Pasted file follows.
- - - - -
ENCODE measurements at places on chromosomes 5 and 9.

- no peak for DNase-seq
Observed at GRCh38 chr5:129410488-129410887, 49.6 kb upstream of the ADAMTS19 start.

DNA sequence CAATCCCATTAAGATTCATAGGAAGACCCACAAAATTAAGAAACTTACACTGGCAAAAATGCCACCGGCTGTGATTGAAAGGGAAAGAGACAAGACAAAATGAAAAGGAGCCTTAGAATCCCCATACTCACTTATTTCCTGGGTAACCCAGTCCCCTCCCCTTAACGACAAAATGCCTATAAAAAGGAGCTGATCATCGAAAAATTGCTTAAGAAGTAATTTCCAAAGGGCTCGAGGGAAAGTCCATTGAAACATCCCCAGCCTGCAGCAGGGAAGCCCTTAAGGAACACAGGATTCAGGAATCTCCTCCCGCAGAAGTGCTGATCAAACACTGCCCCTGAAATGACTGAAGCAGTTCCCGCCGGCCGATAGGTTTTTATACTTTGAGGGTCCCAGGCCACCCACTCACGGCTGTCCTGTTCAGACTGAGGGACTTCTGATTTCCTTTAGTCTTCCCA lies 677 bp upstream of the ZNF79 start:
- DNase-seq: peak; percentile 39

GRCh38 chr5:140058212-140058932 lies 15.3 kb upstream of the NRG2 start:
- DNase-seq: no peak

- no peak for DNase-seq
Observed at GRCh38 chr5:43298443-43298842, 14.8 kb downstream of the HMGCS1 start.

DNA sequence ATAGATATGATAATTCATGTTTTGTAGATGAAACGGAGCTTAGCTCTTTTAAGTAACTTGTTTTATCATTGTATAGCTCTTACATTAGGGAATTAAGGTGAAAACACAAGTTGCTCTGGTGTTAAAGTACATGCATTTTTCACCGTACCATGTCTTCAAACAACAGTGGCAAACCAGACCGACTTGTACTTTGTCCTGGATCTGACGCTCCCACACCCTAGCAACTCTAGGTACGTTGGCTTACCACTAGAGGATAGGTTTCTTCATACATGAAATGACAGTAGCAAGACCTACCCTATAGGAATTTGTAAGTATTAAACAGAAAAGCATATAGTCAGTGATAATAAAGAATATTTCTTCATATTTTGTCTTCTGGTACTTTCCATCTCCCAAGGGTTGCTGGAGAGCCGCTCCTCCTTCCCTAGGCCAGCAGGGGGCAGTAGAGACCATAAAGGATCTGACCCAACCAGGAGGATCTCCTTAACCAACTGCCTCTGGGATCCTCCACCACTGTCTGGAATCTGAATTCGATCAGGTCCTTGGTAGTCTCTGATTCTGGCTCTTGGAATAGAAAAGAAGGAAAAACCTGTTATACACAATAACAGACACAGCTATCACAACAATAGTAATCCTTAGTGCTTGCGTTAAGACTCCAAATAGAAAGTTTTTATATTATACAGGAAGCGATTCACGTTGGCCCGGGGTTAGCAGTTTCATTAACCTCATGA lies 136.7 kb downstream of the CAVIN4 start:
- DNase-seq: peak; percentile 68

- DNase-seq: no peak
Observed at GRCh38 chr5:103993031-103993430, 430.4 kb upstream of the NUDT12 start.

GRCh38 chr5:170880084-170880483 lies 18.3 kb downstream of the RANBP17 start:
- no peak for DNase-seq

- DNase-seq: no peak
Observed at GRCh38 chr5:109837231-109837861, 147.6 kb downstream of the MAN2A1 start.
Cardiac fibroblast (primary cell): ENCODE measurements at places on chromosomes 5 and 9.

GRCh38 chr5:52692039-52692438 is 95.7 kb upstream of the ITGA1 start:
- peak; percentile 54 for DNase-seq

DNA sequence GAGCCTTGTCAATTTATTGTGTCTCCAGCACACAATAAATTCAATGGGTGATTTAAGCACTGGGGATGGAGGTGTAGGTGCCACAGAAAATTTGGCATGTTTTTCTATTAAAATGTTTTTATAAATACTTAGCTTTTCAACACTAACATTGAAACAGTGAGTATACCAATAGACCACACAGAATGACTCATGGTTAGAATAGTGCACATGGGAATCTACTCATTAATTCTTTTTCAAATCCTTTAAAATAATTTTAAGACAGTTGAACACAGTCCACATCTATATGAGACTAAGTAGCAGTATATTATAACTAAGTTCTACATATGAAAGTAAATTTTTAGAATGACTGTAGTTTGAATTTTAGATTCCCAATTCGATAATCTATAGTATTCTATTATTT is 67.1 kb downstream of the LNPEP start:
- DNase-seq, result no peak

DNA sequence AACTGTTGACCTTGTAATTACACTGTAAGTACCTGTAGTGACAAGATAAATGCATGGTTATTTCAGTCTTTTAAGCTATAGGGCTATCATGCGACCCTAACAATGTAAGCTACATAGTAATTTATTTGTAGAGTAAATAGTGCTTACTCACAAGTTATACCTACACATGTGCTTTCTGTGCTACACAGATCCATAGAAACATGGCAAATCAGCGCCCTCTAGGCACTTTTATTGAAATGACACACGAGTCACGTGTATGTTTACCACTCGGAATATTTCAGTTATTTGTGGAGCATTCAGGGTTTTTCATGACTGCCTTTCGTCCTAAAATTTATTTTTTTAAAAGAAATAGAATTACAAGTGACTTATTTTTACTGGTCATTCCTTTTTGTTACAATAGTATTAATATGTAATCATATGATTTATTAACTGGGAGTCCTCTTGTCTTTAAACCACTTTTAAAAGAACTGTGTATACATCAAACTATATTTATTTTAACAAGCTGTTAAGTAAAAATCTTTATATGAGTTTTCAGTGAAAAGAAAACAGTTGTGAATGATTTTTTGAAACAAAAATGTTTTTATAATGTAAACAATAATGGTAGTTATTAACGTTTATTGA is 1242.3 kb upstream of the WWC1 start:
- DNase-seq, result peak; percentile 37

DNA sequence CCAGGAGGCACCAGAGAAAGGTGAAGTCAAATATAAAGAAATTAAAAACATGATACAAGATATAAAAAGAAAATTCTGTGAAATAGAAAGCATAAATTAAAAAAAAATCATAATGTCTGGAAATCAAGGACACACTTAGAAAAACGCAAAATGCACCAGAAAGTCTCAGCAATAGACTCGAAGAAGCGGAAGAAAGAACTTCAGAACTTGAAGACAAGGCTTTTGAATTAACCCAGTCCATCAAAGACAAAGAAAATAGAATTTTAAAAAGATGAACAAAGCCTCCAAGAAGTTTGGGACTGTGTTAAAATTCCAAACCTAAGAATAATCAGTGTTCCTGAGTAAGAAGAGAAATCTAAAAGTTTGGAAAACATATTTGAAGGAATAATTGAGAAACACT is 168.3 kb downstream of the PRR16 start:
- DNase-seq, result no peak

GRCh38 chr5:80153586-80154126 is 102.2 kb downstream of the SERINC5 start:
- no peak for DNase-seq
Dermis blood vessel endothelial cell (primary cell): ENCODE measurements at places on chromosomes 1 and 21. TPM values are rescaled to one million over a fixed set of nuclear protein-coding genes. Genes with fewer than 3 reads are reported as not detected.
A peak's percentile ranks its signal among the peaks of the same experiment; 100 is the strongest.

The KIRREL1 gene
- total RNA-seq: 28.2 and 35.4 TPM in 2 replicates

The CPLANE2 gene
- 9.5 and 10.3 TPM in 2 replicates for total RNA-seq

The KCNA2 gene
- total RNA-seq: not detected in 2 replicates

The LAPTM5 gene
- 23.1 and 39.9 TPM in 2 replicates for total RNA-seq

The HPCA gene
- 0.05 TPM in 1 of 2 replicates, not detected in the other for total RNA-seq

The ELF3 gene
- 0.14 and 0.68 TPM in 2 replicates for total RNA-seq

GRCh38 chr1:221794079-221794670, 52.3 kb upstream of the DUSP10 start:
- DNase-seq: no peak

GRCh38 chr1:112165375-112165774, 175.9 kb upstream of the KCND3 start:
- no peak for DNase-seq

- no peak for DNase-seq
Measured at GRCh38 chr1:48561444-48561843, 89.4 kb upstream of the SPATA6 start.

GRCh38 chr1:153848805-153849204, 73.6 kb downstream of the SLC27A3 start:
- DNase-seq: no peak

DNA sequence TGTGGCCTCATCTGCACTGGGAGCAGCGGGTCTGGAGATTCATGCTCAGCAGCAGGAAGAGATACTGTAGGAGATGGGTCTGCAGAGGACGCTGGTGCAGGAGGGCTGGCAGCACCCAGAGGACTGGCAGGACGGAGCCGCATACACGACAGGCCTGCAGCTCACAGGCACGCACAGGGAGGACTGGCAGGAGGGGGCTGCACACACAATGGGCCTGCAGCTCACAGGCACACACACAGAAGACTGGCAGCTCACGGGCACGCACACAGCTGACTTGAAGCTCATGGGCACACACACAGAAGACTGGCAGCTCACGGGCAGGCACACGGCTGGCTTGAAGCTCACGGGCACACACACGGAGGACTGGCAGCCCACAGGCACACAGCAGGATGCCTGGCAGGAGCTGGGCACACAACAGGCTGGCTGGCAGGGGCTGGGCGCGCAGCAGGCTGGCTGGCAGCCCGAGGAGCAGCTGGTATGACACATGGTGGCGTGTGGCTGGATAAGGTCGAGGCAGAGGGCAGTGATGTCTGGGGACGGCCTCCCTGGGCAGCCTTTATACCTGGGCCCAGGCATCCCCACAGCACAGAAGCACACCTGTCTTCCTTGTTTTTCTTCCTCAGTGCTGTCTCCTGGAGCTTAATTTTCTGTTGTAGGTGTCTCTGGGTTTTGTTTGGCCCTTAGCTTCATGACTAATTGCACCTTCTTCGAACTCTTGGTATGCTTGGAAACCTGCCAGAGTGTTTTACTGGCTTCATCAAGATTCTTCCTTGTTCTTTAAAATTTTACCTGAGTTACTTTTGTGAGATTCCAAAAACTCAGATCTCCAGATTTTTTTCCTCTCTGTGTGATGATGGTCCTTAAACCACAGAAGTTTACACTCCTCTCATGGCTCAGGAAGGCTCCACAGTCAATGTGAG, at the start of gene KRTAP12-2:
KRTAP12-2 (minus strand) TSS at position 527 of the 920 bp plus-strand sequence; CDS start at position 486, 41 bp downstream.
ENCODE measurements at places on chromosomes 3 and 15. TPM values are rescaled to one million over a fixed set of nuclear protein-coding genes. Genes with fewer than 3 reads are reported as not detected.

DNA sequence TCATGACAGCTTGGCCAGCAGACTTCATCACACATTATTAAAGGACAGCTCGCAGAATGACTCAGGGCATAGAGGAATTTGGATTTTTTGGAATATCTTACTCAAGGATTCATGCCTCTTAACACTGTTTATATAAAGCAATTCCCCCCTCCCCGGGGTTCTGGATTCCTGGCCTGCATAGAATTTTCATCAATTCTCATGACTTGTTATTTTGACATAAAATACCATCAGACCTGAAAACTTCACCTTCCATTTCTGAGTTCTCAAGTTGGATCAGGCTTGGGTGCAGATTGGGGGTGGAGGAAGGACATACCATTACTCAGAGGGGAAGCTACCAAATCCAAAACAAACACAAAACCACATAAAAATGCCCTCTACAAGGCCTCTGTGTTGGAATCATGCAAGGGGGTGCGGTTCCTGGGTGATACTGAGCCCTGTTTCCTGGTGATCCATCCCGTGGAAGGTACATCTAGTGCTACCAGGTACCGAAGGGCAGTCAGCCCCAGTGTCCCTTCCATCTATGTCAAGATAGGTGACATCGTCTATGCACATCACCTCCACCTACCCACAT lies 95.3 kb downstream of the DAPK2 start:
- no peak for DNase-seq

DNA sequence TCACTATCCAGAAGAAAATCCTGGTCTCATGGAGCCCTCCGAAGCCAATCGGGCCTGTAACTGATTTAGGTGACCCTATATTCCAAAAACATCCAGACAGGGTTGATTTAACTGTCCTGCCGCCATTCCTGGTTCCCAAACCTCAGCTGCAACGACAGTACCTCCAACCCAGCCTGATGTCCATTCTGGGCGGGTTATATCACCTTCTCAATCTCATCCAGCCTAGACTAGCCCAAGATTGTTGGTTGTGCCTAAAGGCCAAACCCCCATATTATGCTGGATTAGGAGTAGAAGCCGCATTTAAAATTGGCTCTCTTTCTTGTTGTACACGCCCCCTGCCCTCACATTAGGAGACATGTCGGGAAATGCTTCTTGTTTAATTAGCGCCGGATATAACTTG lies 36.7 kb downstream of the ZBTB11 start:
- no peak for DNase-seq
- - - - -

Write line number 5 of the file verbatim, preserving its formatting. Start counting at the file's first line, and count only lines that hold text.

- DNase-seq: peak; percentile 39